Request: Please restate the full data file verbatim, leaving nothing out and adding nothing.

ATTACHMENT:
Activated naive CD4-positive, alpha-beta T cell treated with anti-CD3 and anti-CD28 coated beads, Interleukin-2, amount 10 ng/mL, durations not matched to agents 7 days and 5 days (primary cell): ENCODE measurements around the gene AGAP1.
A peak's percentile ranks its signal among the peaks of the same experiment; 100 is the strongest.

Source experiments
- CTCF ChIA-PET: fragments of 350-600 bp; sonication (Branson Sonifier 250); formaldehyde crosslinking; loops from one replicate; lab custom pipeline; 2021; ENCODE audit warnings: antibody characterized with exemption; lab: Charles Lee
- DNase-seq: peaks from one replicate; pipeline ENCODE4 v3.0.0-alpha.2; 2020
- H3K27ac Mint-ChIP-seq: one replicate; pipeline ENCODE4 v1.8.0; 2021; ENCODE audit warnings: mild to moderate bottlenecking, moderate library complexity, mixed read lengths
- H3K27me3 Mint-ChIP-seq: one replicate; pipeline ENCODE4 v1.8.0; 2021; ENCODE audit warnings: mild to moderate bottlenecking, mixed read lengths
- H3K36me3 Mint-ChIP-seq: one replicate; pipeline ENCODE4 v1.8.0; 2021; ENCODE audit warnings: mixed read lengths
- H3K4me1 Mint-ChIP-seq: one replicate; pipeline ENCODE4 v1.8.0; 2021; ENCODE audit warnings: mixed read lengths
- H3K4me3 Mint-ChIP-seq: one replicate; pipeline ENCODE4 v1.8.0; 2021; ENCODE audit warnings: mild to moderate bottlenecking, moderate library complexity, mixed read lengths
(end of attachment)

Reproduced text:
Activated naive CD4-positive, alpha-beta T cell treated with anti-CD3 and anti-CD28 coated beads, Interleukin-2, amount 10 ng/mL, durations not matched to agents 7 days and 5 days (primary cell): ENCODE measurements around the gene AGAP1.
A peak's percentile ranks its signal among the peaks of the same experiment; 100 is the strongest.

Source experiments
- CTCF ChIA-PET: fragments of 350-600 bp; sonication (Branson Sonifier 250); formaldehyde crosslinking; loops from one replicate; lab custom pipeline; 2021; ENCODE audit warnings: antibody characterized with exemption; lab: Charles Lee
- DNase-seq: peaks from one replicate; pipeline ENCODE4 v3.0.0-alpha.2; 2020
- H3K27ac Mint-ChIP-seq: one replicate; pipeline ENCODE4 v1.8.0; 2021; ENCODE audit warnings: mild to moderate bottlenecking, moderate library complexity, mixed read lengths
- H3K27me3 Mint-ChIP-seq: one replicate; pipeline ENCODE4 v1.8.0; 2021; ENCODE audit warnings: mild to moderate bottlenecking, mixed read lengths
- H3K36me3 Mint-ChIP-seq: one replicate; pipeline ENCODE4 v1.8.0; 2021; ENCODE audit warnings: mixed read lengths
- H3K4me1 Mint-ChIP-seq: one replicate; pipeline ENCODE4 v1.8.0; 2021; ENCODE audit warnings: mixed read lengths
- H3K4me3 Mint-ChIP-seq: one replicate; pipeline ENCODE4 v1.8.0; 2021; ENCODE audit warnings: mild to moderate bottlenecking, moderate library complexity, mixed read lengths